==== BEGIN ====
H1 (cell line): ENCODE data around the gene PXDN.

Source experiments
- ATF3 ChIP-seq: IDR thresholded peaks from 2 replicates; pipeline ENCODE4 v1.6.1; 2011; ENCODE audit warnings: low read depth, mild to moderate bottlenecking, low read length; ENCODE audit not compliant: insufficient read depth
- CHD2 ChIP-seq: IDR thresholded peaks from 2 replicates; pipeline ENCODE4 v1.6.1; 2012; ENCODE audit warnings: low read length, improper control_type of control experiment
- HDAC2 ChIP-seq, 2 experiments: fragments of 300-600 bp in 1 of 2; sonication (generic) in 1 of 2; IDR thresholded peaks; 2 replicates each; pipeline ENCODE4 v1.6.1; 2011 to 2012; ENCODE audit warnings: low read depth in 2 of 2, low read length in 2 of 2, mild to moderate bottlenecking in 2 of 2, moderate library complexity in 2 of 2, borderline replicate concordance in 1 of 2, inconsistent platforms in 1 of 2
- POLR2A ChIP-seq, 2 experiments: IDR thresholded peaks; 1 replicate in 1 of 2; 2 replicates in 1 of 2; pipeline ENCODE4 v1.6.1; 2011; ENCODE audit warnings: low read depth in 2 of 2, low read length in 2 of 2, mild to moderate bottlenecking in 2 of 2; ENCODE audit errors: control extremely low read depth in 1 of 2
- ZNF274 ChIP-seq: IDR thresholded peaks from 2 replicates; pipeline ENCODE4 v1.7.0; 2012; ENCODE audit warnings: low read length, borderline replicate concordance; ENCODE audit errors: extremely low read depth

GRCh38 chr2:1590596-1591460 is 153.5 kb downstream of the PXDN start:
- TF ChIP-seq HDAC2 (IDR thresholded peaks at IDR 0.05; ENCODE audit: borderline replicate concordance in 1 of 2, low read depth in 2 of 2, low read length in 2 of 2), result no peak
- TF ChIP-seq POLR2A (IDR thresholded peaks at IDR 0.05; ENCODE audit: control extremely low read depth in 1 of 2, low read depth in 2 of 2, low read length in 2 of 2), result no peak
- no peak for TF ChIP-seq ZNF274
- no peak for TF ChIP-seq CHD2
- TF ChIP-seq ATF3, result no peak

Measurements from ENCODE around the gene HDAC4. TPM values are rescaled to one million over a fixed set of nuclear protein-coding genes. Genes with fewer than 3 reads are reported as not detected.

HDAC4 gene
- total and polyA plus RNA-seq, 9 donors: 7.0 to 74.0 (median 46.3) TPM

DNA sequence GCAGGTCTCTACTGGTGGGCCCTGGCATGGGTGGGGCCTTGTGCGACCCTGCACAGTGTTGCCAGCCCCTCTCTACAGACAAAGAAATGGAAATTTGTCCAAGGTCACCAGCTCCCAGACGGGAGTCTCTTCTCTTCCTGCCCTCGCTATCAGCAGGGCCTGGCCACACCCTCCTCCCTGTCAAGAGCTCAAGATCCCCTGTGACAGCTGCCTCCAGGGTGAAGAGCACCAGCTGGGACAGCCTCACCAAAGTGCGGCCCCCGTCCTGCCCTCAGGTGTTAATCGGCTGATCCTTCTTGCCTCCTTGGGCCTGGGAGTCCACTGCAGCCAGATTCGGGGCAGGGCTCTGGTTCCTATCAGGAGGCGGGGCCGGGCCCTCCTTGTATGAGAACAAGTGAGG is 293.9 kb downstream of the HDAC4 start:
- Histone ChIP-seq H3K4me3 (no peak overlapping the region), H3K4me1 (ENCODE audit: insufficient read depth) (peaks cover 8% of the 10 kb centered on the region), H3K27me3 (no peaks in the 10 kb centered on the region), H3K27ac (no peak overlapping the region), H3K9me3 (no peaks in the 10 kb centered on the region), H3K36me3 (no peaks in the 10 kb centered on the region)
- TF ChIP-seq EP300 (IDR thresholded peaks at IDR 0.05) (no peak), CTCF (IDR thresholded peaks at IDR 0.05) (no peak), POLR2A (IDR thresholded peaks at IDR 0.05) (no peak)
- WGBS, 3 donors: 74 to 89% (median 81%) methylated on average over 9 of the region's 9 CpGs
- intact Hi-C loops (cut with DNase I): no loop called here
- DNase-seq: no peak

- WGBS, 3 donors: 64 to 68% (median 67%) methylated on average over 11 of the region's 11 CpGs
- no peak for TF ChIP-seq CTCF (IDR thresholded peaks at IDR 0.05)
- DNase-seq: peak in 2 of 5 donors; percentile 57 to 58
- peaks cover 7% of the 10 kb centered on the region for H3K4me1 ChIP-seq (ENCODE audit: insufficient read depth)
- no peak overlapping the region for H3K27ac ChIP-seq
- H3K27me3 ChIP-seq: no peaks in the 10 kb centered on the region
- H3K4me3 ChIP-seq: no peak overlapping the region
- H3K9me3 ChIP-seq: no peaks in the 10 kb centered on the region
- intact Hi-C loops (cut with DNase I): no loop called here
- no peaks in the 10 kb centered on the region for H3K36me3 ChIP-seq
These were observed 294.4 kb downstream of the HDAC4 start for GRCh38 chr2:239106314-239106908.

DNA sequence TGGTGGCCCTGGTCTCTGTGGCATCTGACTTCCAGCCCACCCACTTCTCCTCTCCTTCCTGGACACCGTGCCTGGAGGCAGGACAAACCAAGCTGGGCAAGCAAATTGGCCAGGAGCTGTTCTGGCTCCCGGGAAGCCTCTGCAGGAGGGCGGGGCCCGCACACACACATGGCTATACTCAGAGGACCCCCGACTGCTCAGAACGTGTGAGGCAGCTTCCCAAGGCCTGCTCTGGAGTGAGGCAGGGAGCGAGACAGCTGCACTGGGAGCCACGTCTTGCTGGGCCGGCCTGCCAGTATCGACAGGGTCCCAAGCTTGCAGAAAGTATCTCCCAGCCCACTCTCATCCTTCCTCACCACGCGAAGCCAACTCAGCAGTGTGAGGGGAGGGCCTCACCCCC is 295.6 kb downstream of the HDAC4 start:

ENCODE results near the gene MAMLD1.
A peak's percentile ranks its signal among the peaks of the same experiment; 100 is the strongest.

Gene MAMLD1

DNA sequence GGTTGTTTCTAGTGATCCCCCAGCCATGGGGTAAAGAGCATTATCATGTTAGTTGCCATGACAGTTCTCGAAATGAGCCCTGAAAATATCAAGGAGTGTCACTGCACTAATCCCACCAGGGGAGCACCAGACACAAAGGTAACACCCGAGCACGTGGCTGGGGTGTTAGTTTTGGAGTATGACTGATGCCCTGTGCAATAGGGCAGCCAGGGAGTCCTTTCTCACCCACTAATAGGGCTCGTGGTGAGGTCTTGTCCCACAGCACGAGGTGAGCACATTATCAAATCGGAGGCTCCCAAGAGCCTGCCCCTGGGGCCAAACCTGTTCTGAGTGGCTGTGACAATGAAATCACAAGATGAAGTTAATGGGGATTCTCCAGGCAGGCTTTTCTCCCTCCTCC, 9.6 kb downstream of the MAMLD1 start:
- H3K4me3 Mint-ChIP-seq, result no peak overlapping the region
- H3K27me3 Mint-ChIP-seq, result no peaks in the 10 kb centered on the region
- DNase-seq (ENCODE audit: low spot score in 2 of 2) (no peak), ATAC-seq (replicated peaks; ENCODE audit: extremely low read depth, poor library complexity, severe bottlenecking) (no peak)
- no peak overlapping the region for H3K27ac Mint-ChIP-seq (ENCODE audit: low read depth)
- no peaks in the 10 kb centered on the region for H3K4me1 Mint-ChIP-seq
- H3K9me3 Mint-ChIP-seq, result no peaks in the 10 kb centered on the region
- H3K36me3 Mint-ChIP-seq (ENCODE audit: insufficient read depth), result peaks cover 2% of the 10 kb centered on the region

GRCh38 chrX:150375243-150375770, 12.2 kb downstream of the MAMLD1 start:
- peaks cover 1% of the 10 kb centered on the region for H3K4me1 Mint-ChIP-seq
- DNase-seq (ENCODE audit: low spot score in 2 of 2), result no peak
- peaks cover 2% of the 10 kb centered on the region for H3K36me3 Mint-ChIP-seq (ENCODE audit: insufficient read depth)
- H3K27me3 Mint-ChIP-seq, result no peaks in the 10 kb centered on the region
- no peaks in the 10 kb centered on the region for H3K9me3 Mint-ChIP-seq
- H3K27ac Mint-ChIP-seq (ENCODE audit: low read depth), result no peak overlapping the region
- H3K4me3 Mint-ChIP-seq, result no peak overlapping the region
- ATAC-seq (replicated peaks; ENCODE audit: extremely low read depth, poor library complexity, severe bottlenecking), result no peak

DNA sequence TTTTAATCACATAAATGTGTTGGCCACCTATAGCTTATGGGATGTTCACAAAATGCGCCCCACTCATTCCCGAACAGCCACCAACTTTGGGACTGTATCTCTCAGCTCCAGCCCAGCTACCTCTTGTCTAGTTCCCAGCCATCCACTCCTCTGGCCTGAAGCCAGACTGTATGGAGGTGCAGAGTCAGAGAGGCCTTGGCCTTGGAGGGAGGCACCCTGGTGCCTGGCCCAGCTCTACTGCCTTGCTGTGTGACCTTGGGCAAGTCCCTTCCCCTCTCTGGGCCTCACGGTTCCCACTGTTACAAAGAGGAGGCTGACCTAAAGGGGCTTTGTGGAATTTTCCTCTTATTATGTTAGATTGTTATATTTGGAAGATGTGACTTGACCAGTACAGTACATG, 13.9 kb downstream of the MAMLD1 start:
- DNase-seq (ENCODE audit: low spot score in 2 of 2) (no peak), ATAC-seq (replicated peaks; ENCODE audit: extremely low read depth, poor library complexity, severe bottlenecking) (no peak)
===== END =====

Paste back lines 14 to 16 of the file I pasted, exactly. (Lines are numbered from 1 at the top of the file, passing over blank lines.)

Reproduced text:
Measurements from ENCODE around the gene HDAC4. TPM values are rescaled to one million over a fixed set of nuclear protein-coding genes. Genes with fewer than 3 reads are reported as not detected.

HDAC4 gene
- total and polyA plus RNA-seq, 9 donors: 7.0 to 74.0 (median 46.3) TPM